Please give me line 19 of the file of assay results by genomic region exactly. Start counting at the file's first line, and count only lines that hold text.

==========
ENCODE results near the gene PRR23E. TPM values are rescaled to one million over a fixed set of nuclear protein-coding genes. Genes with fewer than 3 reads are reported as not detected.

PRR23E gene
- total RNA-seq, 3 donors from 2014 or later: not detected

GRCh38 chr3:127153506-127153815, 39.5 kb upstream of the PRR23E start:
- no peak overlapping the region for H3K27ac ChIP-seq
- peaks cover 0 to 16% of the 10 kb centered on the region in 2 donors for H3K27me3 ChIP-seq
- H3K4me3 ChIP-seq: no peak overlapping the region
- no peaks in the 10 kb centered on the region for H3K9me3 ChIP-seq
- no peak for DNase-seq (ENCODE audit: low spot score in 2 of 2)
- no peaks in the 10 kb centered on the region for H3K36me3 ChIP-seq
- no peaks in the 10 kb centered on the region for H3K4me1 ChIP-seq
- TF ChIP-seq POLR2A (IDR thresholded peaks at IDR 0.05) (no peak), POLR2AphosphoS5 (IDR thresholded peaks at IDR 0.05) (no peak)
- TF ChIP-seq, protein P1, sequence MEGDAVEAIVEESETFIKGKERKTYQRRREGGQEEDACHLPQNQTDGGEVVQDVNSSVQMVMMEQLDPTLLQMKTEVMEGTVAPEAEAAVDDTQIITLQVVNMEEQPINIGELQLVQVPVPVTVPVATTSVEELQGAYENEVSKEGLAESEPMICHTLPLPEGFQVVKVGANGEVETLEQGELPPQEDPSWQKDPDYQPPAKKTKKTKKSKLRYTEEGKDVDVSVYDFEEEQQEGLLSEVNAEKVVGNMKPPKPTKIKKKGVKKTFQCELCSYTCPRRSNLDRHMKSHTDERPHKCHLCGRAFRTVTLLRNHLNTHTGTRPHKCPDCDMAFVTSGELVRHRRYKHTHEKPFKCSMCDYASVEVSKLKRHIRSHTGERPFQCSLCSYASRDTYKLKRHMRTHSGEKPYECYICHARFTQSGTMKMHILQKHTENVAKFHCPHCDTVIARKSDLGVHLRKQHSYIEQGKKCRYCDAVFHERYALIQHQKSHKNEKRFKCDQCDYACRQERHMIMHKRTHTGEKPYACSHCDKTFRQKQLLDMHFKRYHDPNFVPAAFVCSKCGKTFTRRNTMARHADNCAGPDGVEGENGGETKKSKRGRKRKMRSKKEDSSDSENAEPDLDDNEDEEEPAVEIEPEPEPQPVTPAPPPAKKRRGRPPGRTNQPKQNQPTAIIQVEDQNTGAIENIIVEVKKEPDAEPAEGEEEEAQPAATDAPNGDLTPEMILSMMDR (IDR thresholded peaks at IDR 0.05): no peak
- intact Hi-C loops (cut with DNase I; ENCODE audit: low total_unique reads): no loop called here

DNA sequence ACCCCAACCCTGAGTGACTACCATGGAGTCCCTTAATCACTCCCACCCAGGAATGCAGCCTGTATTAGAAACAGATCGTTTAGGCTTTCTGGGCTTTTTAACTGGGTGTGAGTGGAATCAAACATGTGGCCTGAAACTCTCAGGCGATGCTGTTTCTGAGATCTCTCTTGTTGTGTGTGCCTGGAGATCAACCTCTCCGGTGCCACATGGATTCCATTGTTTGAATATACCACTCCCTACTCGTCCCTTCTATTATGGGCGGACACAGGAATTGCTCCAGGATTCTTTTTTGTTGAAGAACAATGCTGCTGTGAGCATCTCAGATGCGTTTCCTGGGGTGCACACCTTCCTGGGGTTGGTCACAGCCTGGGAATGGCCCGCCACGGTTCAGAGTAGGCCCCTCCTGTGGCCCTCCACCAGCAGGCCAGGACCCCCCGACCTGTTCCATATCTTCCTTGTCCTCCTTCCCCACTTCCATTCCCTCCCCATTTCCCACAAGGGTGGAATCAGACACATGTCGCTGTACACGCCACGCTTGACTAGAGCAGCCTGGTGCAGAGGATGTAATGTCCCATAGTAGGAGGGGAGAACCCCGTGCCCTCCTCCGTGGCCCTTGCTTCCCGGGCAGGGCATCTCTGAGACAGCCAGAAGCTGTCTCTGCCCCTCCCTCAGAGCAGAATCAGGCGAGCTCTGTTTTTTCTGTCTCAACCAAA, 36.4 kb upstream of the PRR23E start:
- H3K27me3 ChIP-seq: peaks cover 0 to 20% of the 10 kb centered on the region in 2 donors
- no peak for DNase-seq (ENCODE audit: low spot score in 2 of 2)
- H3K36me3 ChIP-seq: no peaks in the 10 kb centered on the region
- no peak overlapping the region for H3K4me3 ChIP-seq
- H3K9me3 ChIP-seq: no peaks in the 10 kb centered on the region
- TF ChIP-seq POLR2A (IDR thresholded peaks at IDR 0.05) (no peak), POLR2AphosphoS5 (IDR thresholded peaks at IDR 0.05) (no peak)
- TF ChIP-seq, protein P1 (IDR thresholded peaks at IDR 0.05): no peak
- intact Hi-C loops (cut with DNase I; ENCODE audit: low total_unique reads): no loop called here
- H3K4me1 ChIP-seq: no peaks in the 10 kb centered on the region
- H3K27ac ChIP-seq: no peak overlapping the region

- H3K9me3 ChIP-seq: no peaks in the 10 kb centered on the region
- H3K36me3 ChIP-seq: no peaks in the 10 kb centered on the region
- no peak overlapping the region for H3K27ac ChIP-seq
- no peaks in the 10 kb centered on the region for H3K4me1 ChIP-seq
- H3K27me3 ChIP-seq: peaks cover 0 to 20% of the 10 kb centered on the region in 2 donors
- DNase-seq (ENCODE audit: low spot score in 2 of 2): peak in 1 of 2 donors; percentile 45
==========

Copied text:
- no peak overlapping the region for H3K4me3 ChIP-seq